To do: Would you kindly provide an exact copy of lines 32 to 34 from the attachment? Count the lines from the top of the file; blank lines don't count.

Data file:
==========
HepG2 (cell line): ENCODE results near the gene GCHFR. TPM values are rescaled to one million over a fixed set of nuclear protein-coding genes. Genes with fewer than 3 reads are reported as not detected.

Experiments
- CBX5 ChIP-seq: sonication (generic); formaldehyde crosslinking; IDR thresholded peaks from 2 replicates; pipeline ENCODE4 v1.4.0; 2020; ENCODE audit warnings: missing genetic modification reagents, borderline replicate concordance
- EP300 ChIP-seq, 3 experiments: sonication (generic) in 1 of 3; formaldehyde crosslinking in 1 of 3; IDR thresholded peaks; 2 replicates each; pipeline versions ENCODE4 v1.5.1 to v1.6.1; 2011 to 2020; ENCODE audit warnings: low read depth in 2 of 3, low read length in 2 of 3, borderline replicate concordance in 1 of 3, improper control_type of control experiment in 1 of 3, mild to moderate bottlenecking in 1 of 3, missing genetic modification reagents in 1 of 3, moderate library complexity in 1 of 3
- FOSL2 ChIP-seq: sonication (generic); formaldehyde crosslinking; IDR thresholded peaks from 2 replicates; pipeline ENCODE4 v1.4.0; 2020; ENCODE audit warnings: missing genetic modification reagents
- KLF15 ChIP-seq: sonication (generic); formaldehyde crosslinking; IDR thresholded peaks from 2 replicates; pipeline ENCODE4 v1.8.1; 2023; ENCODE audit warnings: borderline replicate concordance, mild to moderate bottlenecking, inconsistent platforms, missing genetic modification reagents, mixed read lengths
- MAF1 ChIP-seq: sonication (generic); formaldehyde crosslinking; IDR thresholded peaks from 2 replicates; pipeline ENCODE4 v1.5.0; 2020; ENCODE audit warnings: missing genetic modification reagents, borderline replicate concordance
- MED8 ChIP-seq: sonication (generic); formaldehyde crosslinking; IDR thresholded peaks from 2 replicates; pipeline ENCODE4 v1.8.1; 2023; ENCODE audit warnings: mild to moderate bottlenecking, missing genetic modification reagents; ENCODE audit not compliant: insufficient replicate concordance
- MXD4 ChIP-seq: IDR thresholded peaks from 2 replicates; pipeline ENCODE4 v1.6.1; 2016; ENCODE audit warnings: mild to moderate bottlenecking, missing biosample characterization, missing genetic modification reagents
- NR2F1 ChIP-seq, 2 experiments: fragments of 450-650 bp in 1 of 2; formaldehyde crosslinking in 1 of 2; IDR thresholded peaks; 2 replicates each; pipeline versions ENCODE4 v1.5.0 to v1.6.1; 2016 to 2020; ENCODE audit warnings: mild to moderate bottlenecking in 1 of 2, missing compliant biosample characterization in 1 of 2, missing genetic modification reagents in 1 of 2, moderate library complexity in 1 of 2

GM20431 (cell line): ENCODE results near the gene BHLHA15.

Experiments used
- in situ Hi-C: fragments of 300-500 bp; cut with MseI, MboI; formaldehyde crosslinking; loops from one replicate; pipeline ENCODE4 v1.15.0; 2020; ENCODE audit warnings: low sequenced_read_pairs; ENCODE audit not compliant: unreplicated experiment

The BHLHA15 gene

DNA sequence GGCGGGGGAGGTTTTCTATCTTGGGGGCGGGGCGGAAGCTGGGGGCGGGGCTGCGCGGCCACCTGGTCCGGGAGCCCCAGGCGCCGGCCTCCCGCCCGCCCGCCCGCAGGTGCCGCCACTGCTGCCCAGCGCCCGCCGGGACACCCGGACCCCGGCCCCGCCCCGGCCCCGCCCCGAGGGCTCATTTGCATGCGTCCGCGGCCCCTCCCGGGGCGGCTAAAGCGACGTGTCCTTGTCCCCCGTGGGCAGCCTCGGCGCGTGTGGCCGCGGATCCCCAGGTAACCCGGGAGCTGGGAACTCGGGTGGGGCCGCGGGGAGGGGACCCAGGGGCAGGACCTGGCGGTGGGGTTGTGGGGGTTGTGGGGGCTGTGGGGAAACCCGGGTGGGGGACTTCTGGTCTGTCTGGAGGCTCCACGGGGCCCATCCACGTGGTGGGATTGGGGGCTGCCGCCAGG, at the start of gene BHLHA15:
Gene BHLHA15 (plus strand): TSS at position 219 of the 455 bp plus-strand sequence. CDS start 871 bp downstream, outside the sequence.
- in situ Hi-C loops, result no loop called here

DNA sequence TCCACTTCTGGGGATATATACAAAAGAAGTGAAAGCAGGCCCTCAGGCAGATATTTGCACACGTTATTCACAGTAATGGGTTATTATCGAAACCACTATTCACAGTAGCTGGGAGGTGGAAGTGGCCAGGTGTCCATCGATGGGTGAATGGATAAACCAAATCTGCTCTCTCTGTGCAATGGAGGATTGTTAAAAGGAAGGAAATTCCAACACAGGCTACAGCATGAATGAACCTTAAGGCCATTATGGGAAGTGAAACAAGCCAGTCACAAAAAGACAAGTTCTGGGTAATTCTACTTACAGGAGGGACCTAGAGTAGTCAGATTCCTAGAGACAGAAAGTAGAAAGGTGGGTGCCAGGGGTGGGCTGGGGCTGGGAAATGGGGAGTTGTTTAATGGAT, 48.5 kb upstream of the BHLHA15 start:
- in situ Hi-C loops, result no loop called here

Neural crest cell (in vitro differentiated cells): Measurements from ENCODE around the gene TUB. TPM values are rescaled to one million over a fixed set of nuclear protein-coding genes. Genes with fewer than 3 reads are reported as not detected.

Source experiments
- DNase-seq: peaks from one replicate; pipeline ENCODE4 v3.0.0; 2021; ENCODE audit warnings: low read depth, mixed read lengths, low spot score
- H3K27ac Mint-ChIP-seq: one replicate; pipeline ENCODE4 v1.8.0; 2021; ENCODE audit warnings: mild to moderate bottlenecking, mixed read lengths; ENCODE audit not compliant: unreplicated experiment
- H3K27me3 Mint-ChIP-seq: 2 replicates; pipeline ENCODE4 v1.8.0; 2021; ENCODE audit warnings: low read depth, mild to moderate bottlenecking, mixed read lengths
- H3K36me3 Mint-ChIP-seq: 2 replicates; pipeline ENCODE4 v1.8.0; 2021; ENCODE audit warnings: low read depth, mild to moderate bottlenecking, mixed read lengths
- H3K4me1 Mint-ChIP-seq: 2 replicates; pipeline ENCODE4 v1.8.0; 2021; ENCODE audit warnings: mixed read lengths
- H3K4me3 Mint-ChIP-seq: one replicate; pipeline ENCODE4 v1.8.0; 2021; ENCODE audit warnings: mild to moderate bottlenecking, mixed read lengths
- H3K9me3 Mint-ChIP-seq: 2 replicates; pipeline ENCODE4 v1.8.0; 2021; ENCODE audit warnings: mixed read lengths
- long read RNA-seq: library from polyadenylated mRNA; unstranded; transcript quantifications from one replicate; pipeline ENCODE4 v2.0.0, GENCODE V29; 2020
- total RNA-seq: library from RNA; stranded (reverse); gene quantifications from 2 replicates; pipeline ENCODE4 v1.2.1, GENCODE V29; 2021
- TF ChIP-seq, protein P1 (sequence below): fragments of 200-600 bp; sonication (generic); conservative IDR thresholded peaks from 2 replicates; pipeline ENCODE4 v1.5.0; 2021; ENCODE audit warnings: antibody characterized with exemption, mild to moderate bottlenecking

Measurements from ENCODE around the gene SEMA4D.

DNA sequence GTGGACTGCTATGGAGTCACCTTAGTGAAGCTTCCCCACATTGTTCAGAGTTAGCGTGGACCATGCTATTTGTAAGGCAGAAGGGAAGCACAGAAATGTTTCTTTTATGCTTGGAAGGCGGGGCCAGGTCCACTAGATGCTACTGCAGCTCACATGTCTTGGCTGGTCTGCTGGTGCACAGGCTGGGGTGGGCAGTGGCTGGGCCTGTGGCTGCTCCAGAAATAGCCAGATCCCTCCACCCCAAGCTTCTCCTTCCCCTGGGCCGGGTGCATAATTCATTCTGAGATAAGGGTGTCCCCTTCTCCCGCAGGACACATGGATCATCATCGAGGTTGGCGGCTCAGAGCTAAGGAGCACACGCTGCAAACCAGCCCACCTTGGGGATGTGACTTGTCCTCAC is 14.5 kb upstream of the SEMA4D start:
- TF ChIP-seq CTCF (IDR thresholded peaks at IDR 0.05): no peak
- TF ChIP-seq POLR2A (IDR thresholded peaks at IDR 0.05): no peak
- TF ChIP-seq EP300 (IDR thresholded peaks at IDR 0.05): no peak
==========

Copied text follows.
Measurements from ENCODE around the gene SEMA4D.

DNA sequence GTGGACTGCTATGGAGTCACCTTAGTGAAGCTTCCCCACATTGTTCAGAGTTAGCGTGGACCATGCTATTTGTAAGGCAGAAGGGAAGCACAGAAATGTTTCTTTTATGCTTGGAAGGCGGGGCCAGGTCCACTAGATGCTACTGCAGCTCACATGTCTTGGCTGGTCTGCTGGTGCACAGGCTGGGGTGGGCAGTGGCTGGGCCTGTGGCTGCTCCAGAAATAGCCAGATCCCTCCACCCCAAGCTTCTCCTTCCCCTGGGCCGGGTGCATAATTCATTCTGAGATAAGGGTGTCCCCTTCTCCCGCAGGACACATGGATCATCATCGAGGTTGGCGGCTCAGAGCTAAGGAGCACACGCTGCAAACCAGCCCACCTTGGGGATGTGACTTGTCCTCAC is 14.5 kb upstream of the SEMA4D start:
- TF ChIP-seq CTCF (IDR thresholded peaks at IDR 0.05): no peak